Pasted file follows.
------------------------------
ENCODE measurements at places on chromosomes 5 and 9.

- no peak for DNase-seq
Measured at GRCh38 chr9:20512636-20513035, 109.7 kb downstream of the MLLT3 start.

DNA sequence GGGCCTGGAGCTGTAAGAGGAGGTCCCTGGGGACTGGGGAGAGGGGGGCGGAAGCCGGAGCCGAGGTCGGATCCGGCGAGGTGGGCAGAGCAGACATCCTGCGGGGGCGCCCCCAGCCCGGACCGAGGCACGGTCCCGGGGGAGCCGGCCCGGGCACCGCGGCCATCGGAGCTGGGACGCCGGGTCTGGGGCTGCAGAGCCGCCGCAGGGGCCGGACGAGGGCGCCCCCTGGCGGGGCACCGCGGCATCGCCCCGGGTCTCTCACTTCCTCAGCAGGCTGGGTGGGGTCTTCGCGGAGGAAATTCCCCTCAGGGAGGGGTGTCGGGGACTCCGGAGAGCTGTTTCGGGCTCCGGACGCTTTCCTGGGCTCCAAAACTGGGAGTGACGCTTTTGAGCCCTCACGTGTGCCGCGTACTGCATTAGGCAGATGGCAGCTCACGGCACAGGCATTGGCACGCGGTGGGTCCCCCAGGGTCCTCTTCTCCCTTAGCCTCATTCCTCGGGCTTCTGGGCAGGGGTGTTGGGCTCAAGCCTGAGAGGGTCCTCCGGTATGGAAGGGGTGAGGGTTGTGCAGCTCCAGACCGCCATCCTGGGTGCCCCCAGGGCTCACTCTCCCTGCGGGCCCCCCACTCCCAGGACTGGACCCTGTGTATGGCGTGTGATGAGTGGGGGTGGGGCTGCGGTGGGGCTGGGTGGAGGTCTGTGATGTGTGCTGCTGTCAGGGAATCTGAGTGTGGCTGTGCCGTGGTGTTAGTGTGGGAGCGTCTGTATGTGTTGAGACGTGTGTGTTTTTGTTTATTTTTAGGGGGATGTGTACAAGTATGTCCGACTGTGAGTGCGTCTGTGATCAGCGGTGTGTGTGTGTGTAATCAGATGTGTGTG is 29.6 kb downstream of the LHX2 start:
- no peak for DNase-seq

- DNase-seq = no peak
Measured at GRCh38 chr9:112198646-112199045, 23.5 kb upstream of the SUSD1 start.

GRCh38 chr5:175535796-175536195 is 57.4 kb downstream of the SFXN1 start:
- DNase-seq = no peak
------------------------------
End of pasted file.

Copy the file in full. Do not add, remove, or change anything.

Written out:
ENCODE measurements at places on chromosomes 5 and 9.

- no peak for DNase-seq
Measured at GRCh38 chr9:20512636-20513035, 109.7 kb downstream of the MLLT3 start.

DNA sequence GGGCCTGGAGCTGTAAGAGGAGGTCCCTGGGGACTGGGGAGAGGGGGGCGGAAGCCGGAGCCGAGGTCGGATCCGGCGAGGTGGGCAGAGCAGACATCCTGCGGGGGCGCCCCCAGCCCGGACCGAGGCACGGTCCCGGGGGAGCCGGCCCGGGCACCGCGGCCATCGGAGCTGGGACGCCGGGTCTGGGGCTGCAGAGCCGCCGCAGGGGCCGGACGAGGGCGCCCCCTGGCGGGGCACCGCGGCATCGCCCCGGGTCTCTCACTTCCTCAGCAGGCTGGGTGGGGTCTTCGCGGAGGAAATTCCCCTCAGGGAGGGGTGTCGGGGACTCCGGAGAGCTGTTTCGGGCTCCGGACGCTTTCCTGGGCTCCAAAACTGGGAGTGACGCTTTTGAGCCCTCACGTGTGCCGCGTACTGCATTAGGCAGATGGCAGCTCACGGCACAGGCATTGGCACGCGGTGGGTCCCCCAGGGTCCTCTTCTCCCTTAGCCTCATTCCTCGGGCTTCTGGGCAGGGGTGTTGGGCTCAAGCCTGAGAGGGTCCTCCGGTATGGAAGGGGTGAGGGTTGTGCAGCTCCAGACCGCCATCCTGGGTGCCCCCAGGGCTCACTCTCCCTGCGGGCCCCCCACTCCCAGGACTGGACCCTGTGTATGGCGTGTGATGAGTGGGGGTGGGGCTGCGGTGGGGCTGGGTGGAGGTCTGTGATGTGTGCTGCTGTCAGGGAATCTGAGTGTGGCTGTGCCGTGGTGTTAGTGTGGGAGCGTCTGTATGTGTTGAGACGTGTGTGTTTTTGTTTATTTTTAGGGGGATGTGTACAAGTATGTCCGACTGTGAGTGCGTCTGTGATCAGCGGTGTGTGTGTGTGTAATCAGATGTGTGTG is 29.6 kb downstream of the LHX2 start:
- no peak for DNase-seq

- DNase-seq = no peak
Measured at GRCh38 chr9:112198646-112199045, 23.5 kb upstream of the SUSD1 start.

GRCh38 chr5:175535796-175536195 is 57.4 kb downstream of the SFXN1 start:
- DNase-seq = no peak